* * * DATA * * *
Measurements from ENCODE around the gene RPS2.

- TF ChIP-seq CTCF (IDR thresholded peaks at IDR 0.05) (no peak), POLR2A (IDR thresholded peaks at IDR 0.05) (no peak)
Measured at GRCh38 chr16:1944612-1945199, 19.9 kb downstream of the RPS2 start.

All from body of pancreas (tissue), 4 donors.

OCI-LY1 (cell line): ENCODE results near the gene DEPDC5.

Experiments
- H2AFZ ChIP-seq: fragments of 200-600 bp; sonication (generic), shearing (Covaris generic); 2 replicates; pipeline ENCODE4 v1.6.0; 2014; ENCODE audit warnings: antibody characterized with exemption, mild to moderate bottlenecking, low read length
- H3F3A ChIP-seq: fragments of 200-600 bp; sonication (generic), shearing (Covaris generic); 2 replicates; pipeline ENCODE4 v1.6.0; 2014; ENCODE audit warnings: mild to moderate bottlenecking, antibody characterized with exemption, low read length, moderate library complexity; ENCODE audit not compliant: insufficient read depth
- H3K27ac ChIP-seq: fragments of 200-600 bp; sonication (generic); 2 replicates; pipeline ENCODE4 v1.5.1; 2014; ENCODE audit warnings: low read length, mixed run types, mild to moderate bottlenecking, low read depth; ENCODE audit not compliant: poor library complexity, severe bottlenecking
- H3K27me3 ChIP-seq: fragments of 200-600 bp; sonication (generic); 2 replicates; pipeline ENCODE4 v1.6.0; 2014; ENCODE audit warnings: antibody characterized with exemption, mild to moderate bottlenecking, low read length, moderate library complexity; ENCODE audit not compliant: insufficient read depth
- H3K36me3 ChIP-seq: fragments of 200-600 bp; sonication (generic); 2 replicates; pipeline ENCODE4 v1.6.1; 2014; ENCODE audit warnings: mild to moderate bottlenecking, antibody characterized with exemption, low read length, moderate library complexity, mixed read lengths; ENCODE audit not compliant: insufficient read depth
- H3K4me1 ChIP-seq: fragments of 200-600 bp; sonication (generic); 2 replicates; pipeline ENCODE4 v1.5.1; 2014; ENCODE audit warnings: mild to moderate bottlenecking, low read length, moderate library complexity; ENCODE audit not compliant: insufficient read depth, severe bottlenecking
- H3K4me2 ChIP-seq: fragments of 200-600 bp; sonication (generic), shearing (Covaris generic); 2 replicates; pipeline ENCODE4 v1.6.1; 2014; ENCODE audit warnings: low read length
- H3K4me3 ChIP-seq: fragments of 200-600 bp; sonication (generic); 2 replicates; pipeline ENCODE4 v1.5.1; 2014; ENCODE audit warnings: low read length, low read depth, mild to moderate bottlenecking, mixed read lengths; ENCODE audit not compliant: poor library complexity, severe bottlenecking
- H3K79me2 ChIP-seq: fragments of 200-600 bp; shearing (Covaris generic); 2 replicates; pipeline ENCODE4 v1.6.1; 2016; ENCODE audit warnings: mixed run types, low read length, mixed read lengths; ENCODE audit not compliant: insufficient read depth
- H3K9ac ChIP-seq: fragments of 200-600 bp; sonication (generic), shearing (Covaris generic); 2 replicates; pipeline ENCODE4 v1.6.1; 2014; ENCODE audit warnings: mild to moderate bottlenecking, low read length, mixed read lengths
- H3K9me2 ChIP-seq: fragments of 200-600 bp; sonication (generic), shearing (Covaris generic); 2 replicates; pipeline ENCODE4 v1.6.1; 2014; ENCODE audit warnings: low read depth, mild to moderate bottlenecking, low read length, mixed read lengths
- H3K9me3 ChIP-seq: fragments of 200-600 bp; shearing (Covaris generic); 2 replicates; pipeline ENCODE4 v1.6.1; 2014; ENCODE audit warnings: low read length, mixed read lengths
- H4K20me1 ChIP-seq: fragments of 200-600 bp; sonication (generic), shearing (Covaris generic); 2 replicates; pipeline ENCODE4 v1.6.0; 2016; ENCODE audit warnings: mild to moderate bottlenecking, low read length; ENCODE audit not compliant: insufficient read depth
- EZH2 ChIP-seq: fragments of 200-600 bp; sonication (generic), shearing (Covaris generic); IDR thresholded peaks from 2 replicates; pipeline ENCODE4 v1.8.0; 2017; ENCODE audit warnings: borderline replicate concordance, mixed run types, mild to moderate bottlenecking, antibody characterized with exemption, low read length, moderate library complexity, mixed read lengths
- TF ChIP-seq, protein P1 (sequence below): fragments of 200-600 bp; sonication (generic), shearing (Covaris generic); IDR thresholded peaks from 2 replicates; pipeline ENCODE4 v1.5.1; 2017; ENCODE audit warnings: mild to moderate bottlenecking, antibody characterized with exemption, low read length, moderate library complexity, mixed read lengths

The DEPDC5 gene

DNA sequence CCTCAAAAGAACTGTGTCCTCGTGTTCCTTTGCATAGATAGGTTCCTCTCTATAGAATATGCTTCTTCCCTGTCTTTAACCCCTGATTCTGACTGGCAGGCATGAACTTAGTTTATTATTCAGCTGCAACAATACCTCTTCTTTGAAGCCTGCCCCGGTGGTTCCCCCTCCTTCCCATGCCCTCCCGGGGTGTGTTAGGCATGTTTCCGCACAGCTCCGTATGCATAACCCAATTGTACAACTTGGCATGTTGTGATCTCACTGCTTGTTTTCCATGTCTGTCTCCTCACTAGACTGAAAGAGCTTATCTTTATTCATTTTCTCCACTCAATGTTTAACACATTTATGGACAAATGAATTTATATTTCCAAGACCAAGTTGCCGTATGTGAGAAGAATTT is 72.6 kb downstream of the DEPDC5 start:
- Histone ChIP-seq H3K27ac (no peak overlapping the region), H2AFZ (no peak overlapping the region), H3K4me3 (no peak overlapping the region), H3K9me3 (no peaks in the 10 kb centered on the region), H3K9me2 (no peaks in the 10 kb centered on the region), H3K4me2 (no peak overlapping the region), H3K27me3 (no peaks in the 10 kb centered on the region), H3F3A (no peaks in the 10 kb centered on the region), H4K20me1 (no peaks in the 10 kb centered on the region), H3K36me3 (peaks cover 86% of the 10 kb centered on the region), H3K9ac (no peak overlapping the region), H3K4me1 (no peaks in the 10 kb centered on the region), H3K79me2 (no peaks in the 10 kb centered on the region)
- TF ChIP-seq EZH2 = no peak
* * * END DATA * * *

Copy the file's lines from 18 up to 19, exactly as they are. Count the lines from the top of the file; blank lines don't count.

- H3K9me3 ChIP-seq: fragments of 200-600 bp; shearing (Covaris generic); 2 replicates; pipeline ENCODE4 v1.6.1; 2014; ENCODE audit warnings: low read length, mixed read lengths
- H4K20me1 ChIP-seq: fragments of 200-600 bp; sonication (generic), shearing (Covaris generic); 2 replicates; pipeline ENCODE4 v1.6.0; 2016; ENCODE audit warnings: mild to moderate bottlenecking, low read length; ENCODE audit not compliant: insufficient read depth